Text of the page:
The horrific murders in Atlanta last week inspired an outpouring of support for Asian-Americans. “An attack on any group of us is an attack on all of us—and on everything we represent as an institution,” Harvard President Lawrence Bacow said in a statement. “To Asians, Asian Americans, and Pacific Islanders in our community: We stand together with you today and every day going forward.” Virginia’s Fairfax County public schools proclaimed that “Anti-Asian hate impacts our students, our colleagues, our families, and our community” and promised to “address misinformation and xenophobic language” that promotes “exclusion” of Asian-Americans.
Yet these schools and many others discriminate against Asian-Americans in their admissions policies. In some cases, this practice is couched in doublespeak about “diversity,” “equity” and “inclusion.” In others, it is accompanied by the same type of bigotry these schools condemn.
My colleagues and I represent many Asian-American families who have felt the sting of discrimination. One case involves a coalition of Asian-American parents in Fairfax County, including Hanning Chen, who left China to pursue an education in the U.S. and is now a university professor. Mr. Chen’s eldest daughter attends Thomas Jefferson High School, known as TJ. Her younger sister may find the schoolhouse door closed to her.
In December, Fairfax County changed TJ’s admissions policies amid rising sentiment that there were “too many” Asian-American students. The county replaced an objective admissions test with a process calculated to achieve a racially “balanced” student body at the expense of Asian-American applicants.
Harvard has been sued over its race-conscious admissions policy. The plaintiffs contend that Harvard discriminates by assigning Asian-Americans lower “personal ratings,” which are supposed to denote characteristics like leadership and grit. The Princeton Review has advised Asian-American applicants to refrain from noting that they intend to pursue a career in medicine or major in math or science, lest they appear “too Asian.” The Justice Department brought a similar lawsuit against Yale last year, but the Biden administration dropped it in February.
Other public-school systems engage in similar discrimination to limit Asian-American students’ success. Montgomery County, Md., commissioned a report on how to increase diversity and commit to its “core value of equity.” Its finding that Asian-Americans were “overrepresented” in magnet middle schools led to changes in the admissions process that significantly reduced their numbers.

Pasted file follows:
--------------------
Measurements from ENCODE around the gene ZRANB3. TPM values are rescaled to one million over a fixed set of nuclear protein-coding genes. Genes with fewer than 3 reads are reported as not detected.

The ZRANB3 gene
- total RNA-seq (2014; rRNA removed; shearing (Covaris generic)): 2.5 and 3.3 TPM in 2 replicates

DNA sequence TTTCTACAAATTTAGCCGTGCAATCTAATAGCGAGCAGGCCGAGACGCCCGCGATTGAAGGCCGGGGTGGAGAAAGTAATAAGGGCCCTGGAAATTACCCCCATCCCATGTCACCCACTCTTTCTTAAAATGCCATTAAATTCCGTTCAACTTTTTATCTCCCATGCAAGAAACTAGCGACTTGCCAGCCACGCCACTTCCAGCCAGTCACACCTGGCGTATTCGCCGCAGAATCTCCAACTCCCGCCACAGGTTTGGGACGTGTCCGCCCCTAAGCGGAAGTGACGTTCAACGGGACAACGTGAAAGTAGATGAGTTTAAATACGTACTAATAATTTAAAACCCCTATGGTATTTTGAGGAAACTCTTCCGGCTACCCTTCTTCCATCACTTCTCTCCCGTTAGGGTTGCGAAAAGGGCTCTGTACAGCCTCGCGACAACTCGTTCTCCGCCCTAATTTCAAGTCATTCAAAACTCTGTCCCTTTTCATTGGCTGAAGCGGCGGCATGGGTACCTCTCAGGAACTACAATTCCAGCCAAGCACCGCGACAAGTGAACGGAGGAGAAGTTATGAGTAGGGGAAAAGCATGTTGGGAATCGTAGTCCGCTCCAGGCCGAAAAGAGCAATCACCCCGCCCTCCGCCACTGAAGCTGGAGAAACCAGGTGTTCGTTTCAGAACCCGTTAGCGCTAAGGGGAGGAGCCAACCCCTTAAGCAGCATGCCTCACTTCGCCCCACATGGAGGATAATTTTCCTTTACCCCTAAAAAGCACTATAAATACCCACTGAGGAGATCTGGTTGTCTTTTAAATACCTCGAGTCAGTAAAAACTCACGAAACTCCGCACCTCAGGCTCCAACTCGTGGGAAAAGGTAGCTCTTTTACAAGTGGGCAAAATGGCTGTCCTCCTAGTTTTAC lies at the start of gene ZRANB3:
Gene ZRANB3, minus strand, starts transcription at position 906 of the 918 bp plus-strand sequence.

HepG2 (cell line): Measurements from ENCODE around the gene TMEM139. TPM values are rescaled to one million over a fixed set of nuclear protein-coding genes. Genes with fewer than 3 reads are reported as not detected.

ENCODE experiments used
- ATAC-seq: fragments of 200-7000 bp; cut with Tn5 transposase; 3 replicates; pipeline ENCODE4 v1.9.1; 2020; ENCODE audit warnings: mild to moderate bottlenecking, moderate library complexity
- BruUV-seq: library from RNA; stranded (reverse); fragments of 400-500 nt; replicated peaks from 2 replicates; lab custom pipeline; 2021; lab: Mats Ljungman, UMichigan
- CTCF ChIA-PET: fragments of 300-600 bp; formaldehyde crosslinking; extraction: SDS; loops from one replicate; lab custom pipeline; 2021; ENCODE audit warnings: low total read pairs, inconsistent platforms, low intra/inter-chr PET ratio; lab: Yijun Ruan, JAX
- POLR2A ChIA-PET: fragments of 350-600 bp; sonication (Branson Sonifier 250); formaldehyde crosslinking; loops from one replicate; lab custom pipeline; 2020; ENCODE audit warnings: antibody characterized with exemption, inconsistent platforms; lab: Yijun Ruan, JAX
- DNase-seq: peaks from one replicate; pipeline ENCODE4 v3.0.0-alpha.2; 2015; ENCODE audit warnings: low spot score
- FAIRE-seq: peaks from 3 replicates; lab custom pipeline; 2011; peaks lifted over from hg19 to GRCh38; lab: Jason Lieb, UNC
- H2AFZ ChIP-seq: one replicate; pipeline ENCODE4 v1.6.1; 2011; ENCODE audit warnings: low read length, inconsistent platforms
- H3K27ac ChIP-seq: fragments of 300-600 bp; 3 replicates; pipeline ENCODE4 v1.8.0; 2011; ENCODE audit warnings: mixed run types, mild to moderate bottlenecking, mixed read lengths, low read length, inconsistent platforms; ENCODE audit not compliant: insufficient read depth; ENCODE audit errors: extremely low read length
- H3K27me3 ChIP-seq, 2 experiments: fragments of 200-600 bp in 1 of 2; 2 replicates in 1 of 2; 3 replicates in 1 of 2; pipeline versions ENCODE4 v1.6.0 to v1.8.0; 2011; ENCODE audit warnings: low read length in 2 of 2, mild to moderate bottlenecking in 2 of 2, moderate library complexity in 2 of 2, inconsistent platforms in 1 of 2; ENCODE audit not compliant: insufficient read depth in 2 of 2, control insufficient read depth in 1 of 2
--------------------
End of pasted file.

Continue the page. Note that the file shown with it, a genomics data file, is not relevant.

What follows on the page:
New York Mayor Bill de Blasio claims the city’s transparent and objective process for admissions to specialized schools such as Stuyvesant, Bronx Science and Brooklyn Tech has led to too many Asian-American students. He called the racial composition of those schools a “monumental injustice.” Mr. De Blasio changed the admissions policy to make it harder for many Asian-American students, many from low-income families, to get in.
A welcome discussion about anti-Asian rhetoric shouldn’t exempt progressive proponents of “equity” and racial balancing. Allison Collins, vice president of the San Francisco Board of Education, once accused Asian-Americans of using “white supremacist thinking to assimilate and ‘get ahead’ ” and called merit-based admissions at Lowell High School “racist” since the school was majority Asian-American.
These comments are not only hateful, but inaccurate. There is no inherent “problem” in a school’s having a majority Asian-American student body. Not all disparities result from discrimination. Sometimes they merely reflect individual preferences. All Americans should aspire to make the nation one in which outcomes are determined by individual abilities, aspirations and achievements. Educational institutions’ opposition to racial hatred is welcome. But it would be more credible if they didn’t engage in racial discrimination.
This op-ed was originally published by The Wall Street Journal on March 25, 2021.